I will spare you grand pontification and multi-layered arguments in logic and just layout the situation that started it all.
This past semester, I was involved in yet another dreaded group project. Two to be exact but this story begins with my marketing one. We were meeting for the first time trying to figure out our individual strengths lie. Someone suggested that we go around the table to describe ourselves. I think we had to begin with, "If I had to describe myself in 3 words. . ." or something to that effect.
I said something like creative, hard-working, smart. Each member described themselves in similar descriptives. We get to this one Mexican girl with a heavy Spanish accent and she says, "If I had to describe myself, first of all I would say that I'm white." WTH.
That statement stuck out like a sore thumb. Every time I think about her I think of that 'I am white' comment. I have never heard a run of the mill 'white person' describe themselves as such. I wondered why she saw fit to make that her dominant description.
The election of President Barack Obama has brought race and all of its cliches and misconceptions to the forefront of public discourse. Some argue that part of Obama's appeal is his mixed-race heritage. Obama, to me, defies the common stereotypes and cliches of race, color, and behavior. He is bi-racial but he looks black. He was raised in the multi-cultural Hawaii and poverty-stricken Indonesia. There are a lot of ambiguously Negro people out there that usually get the spotlight. Obama defied the aesthetic convention of light-skin equaling prominence in the black community.
Second, he is married to a dark-skinned sistah. Growing up I was considered light-skinned or brown depending on who I was standing next to and what season of the year it was. I never thought too much about it. To me it was a dumb and false way of categorizing people, esp. in my family where all of us are everywhere on the shade spectrum. I do remember guys saying thing like, 'there is no such thing as an ugly light-skinned girl.' All of the First Ladies (or preacher's wives) were light-skinned with 'good hair'. The 'incognegr o' woman was the ideal. After all, Lena Horne, is the only person to make Ebony Magazine's most beautiful list for 55 years straight. As early as 2000, the magazine was heralding the fact that it could now include the likes of Tyson Beckford and Lauryn Hill in the rankings. 2000! It spoke to something inside of a lot of women that a man like Barack chose his life mate to be a woman with dark-skin, kinky-hair, and round butt. To put it frankly she does not look like a tan 'white' woman.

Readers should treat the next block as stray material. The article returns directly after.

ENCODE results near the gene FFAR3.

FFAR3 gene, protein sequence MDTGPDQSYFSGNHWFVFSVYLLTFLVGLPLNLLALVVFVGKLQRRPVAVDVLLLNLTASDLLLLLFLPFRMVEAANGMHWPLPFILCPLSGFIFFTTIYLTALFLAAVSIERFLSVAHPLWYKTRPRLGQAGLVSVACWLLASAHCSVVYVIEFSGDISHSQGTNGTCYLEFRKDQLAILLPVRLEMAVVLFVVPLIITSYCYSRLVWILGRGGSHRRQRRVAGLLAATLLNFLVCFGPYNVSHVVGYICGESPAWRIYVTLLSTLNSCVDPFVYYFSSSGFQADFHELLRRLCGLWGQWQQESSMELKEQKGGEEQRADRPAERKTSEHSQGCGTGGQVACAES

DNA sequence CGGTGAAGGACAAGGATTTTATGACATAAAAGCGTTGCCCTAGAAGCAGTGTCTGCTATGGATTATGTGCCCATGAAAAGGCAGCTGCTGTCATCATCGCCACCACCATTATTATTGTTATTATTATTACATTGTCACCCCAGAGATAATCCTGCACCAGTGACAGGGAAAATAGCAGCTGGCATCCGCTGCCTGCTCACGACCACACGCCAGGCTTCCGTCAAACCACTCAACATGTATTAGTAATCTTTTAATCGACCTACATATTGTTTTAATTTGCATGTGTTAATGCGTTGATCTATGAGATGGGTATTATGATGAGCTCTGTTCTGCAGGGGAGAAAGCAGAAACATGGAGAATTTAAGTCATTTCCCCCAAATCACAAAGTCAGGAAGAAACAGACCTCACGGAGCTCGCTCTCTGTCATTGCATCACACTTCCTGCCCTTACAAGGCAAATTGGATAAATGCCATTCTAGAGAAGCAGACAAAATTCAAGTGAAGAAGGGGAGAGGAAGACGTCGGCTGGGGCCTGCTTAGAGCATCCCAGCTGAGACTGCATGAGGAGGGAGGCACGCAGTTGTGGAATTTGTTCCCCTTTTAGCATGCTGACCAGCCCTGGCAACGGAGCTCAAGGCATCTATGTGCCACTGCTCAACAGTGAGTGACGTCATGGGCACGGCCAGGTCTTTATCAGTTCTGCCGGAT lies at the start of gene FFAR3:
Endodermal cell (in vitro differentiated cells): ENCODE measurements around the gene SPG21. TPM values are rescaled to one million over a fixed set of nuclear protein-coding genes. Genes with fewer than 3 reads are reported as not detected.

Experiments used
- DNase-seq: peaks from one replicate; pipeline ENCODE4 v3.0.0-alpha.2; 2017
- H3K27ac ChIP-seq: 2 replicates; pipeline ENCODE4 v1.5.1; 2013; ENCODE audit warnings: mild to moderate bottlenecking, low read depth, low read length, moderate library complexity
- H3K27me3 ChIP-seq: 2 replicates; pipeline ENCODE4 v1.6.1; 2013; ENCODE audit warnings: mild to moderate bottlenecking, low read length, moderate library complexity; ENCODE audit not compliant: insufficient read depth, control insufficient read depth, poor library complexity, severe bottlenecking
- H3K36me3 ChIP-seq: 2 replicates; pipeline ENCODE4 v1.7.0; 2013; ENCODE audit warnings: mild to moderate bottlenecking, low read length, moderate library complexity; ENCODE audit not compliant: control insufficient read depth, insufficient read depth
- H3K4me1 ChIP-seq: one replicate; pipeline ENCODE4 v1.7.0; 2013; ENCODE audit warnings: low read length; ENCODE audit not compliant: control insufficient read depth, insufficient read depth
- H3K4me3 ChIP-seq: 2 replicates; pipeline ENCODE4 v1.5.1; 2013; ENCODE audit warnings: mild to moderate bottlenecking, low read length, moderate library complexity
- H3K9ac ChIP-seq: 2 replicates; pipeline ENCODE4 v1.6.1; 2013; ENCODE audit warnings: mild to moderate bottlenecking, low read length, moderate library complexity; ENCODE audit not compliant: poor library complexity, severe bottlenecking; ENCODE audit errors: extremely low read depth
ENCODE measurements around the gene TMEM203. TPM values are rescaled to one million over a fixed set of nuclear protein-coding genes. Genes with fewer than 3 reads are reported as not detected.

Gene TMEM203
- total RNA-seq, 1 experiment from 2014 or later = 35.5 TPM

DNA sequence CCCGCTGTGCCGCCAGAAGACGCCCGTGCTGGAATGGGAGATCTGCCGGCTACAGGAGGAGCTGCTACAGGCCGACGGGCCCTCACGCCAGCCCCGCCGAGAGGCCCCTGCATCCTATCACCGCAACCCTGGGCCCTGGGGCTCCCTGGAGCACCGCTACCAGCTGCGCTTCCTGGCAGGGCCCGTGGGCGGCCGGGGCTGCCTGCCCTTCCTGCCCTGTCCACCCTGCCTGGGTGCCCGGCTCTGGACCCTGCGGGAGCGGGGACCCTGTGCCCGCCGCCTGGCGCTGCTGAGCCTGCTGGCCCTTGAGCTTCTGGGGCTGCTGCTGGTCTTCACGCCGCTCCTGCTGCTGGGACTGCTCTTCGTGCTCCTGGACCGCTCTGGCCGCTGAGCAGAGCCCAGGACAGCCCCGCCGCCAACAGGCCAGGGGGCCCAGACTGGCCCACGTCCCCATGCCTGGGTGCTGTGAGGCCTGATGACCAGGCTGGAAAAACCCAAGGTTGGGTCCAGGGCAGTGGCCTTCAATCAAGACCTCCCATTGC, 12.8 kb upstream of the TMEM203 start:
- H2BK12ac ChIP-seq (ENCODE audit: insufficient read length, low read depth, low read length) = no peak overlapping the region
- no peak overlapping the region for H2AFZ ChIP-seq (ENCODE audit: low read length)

As I meet and interact with people of other nationalities, it amazes me that some of the same issues of identity and colorism lie in those cultures also. I was shocked to hear Mark Consuelos, Mateo of AMC for all of you soap opera fans, describe himself as dark-skinned. He was relating to some issues with African American males on Oprah.
Interestingly enough, another girl in the group who really looked white (I assumed she was) met me at my house to finish our paper. While there she told me of her experience being a 'light-skinned' Mexican. Had we not met alone, I never would have connected the fact her last name Martinez to her ethnicity because to me she did not 'look it.'
I know this post is all over the place but what are some of your views on this issue?